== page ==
History

A Brief History of the Asian and Asian Pacific American Alumni Network

2003 AAPAAN Logo

The 2003 AAPAAN Logo

For many years, ASU has thought about trying to find a way to maintain contact with the University’s Asian and Asian Pacific American alumni/ae. In the summer of 1998, these thoughts finally translated into action.

At the beginning of the summer of 1998, ASU president, Yen Ling Shek, and Annetta Thompson from the Alumni Association mailed out surveys to over 2000 Asian and Asian Pacific American alumni/ae seeking information about their experiences, interests and concerns. Shortly thereafter, hundreds of responses filtered in confirming the belief that there was a lot of support-and indeed a lot of need-for some kind of an alumni/ae network.

As a result, Yen and the newly hired Assistant Dean of Students, Glenna Chang, formed a small planning committee of alumni/ae to explore the possibilities in the fall of 1998. The group convened in November of that year to review the results of the surveys, brainstorm ideas, and outline the general structure of the alumni organization-to-be. At that gathering, the participants agreed on the provisional title “Asian and Asian Pacific American Alumni Network” (AAPAAN) and the broad goal of providing an alumni structure that “builds and supports connections with the University of Virginia community.” Based on this foundation, some primary objectives for the organization were also laid out. Among them were efforts to: mentor current students, provide a career network for students and alumni/ae, assist in recruiting Asian and Asian Pacific American students, develop scholarships, and create a social network for alumni/ae.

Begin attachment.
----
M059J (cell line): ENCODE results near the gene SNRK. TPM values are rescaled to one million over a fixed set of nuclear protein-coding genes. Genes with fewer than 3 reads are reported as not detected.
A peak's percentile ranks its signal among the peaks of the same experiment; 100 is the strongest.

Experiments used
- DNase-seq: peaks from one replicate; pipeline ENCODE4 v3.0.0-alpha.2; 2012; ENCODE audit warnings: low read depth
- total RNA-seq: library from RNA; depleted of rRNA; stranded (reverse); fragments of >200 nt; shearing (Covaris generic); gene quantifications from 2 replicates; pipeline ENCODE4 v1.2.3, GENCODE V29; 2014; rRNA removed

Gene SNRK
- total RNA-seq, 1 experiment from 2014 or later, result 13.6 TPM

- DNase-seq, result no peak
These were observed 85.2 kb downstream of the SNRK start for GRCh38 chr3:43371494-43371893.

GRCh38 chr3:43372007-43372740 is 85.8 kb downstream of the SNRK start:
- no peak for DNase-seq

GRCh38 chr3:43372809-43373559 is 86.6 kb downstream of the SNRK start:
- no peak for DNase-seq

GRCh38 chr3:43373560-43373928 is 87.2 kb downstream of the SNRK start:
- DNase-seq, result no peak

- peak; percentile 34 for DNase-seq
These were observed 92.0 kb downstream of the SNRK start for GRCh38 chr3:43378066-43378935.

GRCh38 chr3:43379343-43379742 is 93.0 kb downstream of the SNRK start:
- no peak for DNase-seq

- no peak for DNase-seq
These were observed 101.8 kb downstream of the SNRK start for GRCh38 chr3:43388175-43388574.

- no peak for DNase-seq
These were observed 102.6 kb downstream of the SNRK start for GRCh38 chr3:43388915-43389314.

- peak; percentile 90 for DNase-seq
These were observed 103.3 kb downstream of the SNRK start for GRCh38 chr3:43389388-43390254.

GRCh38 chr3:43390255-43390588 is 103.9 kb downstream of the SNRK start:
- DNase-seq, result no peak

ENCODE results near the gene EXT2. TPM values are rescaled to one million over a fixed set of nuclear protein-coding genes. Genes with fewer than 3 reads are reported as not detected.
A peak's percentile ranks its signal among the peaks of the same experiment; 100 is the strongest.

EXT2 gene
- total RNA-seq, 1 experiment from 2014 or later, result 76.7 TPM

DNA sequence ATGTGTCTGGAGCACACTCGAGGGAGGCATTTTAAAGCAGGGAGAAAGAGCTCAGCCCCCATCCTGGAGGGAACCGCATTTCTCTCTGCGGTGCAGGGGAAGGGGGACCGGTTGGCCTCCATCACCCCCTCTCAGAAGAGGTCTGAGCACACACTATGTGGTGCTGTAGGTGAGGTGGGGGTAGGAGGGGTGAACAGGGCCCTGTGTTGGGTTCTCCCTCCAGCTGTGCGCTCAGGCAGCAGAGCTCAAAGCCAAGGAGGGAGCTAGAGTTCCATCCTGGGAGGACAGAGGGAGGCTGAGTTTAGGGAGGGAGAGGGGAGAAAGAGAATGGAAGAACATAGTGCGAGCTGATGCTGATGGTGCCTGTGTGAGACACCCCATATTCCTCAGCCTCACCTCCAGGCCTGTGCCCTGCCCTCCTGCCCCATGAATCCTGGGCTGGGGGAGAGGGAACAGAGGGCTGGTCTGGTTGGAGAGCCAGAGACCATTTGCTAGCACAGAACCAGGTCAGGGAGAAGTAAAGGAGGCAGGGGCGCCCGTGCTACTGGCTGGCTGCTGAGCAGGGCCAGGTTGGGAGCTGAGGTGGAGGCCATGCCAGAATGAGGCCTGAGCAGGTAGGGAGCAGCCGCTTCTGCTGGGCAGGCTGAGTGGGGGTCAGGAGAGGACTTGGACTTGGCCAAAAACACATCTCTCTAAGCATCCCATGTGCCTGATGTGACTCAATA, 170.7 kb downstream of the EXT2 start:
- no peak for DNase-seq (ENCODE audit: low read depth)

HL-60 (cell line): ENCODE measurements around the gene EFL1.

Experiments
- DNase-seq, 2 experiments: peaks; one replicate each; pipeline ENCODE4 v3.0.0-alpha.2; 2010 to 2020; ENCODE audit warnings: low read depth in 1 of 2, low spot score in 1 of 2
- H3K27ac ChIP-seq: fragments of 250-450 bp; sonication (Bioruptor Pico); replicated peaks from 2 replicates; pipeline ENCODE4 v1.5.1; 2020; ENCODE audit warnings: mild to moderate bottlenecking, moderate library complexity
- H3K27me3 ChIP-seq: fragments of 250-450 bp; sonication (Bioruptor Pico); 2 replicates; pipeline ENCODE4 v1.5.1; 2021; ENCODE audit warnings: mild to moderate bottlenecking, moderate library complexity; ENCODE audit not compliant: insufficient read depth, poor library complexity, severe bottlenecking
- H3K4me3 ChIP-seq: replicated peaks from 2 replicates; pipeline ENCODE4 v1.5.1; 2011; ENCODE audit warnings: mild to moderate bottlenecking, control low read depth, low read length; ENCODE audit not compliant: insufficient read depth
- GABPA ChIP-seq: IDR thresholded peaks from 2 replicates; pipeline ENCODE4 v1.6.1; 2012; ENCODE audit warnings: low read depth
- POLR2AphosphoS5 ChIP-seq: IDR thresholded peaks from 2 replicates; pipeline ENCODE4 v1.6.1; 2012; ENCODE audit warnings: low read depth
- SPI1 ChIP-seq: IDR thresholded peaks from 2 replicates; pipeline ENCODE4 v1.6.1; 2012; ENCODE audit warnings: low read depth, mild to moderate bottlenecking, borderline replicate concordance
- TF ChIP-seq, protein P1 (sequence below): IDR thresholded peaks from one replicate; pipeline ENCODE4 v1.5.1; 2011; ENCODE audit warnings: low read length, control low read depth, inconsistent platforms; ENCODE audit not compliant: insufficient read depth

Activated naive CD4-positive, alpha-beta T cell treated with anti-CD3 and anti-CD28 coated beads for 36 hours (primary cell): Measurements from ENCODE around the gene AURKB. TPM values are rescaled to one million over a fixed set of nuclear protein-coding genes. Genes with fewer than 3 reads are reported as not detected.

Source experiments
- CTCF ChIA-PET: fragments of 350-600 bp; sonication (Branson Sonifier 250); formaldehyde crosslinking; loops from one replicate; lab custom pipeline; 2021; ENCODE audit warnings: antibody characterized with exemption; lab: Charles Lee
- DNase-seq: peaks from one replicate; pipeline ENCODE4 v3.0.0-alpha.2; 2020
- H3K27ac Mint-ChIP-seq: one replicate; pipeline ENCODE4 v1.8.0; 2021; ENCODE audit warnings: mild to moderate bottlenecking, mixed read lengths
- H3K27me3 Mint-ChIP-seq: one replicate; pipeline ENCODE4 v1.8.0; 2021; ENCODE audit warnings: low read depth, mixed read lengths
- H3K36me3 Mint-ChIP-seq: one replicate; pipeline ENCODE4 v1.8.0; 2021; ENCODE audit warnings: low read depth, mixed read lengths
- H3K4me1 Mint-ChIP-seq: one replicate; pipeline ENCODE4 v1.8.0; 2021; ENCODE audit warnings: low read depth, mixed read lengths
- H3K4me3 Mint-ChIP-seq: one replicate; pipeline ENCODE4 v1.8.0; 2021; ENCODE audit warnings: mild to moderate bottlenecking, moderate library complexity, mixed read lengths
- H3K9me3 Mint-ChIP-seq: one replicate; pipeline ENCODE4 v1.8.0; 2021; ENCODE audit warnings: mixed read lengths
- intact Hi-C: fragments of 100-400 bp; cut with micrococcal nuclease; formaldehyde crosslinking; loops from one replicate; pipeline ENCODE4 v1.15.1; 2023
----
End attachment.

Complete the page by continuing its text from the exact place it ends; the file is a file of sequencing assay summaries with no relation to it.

The planning group met again in early February to further develop the configuration of the alumni/ae council, its projected budget, and a strategic plan. Later that month, the network’s first social was organized in Northern Virginia. It was held at the Masquerade, a bar and caf in an area central to many young Asian Pacific American Alumni/ae. The event was a success. Nearly fifty Asian and Asian Pacific American alumni/ae were in attendance.

The future remains promising. The first official meeting of the network took place on April 24, 1999 in Charlottesville. At that point, interim members were selected to positions within the organization for the first time.